Jürgen Blank: First of all, I’m talking about the energy consumption of the systems. An increase in energy efficiency can be planned directly into the elevator. Of course, our new installations already have highly efficient drives and energy recovery into the building network, so that our installations can achieve energy efficiency class A according to the ISO standard. And in addition, I can make them even more efficient with Schindler PORT. A smart elevator control system can save up to an additional 40 percent of energy. With our Eco mode, elevators can be used during selected operating times in such a way that they always have an optimal weight-to-counterweight ratio, transport more passengers with fewer trips, and so on. The intelligence in the elevator ensures that the drive runs in the most energy-efficient mode. In concrete terms, this lowers power consumption and reduces costs and CO2 emissions.

At Schindler, however, we keep an eye on the entire life cycle of elevators. An elevator is in operation for decades and needs to be maintained. Has anyone ever thought about how this can be done more sustainably? Schindler was the first company in the industry to develop truly sustainable elevator maintenance with Schindler Green Service. Through digital services, it actually produces 99.5 percent fewer emissions than conventional maintenance. And here I’m not talking about CO2 compensation in the fine print like some others, but real reduction. TÜV Rheinland has also certified this. Schindler is committed to recycling all materials and not sending waste to landfills. The vehicle fleet in Germany has been converted to consistent e-mobility for some time now. I could speak for quite a while on the subject, but on to the next question.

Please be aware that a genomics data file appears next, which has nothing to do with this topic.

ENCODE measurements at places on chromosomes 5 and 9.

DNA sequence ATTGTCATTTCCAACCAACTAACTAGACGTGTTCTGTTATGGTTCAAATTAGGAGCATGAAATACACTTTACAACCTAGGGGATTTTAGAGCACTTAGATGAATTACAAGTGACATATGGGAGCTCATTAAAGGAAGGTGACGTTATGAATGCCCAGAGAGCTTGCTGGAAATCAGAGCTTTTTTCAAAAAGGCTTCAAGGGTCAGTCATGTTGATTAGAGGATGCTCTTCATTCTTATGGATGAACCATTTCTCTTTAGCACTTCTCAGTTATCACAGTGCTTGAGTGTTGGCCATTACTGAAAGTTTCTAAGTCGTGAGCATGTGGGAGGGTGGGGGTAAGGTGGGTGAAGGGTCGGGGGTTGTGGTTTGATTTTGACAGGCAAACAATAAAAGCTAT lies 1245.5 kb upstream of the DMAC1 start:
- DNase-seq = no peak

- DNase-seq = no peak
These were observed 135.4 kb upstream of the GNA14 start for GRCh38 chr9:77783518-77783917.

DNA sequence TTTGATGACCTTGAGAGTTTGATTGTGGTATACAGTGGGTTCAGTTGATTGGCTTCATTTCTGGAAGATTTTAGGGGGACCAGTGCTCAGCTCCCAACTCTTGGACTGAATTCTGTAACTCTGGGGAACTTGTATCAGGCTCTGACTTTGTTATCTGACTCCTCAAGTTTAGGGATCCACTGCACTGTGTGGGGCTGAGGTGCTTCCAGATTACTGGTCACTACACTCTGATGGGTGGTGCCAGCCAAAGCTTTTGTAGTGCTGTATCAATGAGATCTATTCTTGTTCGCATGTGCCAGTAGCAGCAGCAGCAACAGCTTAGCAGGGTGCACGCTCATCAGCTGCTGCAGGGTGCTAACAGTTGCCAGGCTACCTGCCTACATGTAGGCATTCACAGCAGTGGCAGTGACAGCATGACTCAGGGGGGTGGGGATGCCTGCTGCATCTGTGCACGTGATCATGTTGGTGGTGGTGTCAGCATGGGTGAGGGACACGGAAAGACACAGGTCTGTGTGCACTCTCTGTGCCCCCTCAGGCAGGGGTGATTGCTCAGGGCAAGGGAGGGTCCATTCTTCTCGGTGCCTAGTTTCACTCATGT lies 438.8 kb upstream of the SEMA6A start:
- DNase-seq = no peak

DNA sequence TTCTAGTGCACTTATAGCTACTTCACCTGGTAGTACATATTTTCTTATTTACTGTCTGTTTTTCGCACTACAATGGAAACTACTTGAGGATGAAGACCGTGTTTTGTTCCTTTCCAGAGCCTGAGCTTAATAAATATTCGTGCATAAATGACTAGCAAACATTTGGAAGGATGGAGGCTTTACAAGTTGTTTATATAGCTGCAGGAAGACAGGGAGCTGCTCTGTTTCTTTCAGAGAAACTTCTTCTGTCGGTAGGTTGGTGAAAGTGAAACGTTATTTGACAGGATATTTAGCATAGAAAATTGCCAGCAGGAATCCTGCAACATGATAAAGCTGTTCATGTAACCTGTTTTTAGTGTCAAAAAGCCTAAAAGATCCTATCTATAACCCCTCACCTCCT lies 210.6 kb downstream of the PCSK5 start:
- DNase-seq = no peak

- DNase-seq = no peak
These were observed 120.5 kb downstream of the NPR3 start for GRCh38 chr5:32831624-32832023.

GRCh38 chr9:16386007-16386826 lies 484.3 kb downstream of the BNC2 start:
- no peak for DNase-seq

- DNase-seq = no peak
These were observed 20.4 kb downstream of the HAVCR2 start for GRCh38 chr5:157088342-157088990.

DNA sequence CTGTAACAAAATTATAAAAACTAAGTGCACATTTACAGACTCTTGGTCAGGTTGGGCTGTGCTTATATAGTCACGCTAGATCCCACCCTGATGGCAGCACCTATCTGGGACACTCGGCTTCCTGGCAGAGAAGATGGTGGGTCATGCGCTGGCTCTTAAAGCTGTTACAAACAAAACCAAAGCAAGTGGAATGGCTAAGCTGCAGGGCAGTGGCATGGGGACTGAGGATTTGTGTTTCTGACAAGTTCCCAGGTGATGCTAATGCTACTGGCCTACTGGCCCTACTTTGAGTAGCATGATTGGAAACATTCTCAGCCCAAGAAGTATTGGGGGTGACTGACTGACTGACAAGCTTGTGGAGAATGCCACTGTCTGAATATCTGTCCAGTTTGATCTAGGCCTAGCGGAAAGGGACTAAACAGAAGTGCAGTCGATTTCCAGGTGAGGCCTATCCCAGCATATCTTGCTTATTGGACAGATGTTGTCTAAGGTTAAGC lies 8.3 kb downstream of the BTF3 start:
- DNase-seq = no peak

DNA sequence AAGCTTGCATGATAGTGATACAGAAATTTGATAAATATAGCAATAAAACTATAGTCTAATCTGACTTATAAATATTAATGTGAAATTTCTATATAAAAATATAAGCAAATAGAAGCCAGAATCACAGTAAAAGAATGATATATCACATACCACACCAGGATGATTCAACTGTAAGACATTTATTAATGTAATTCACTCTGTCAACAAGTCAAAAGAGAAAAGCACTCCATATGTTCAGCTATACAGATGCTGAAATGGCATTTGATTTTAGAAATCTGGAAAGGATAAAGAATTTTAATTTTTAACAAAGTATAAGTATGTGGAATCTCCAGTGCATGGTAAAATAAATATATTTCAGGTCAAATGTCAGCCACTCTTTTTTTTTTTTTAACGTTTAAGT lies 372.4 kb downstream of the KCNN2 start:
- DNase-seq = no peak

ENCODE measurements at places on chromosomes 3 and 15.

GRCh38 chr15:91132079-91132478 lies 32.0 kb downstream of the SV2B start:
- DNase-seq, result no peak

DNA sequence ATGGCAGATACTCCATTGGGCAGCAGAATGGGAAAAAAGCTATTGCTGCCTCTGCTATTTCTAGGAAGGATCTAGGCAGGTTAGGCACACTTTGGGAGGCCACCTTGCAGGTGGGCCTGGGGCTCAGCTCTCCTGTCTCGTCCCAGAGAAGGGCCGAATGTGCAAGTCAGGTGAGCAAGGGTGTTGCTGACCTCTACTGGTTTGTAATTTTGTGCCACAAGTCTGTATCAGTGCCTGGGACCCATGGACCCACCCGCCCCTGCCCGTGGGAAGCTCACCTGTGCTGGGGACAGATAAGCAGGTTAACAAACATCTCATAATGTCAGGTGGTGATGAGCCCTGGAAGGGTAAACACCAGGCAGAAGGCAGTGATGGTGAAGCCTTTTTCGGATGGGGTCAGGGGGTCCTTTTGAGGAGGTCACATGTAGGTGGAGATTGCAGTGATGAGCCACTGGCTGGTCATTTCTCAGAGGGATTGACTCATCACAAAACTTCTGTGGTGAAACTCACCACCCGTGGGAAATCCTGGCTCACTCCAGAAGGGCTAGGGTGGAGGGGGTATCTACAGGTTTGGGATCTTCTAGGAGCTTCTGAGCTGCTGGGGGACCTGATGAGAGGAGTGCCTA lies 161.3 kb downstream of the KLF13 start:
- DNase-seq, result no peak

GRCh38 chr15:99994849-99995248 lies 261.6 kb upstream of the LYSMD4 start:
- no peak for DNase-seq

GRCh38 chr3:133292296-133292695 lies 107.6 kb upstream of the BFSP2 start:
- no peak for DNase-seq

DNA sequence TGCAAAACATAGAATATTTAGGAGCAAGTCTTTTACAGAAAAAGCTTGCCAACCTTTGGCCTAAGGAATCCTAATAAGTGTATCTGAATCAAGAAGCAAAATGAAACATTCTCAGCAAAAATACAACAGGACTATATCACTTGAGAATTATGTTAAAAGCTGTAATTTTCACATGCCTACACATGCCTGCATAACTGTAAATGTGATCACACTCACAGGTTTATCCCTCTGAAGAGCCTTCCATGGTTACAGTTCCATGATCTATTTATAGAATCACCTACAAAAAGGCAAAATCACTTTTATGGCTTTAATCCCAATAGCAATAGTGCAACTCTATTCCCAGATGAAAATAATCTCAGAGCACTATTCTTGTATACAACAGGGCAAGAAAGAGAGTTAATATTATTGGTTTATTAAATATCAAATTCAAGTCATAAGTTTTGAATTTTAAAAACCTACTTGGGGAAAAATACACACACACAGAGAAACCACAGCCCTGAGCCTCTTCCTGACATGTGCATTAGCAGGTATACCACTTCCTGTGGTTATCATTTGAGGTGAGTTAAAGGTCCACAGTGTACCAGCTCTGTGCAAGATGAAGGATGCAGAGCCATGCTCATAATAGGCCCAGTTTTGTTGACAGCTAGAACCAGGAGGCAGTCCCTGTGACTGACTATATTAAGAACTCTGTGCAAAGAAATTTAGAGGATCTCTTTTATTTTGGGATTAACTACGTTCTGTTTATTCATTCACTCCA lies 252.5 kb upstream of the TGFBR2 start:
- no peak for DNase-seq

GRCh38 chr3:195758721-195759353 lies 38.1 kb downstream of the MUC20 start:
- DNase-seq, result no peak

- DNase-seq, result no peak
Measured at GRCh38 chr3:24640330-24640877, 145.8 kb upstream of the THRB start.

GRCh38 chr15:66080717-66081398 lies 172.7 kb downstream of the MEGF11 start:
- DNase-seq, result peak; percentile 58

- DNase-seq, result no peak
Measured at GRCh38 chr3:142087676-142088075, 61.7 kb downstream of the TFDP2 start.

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SKYLINE ATLAS: I would now like to focus on high-rise buildings. Schindler designed and installed the elevators and the port system in the OmniTower. Furthermore, the elevators are also maintained by Schindler. You have also been awarded the contract for the Elbtower, which at 245 meters will be the third tallest high-rise building in Germany. What are the special challenges of elevators in high-rise buildings?

Jürgen Blank: In high-rise buildings, there are many people on the move per se, often thousands. And they often have to negotiate many floors. At certain peak times, there are particularly large numbers of passengers – in office buildings, usually in the morning, at midday, in the afternoon. In other words: come, eat, go. If there is poor traffic planning in advance or poorly controlled elevators, long lines form at the elevators and people’s spirits are down faster than the elevator. The same applies in hotels or in residential buildings. The requirements for reliability and low waiting times are particularly high in high-rise buildings. That’s why our experts for high-rise buildings study the building’s use in advance, taking planned occupancy rates into account. Because movements in highrise buildings follow certain patterns, the quotas are combined with empirical values that Schindler has gained in other highrise buildings. The engineers then use the traffic forecasts to create simulations that indicate where and how many transportation options need to be provided.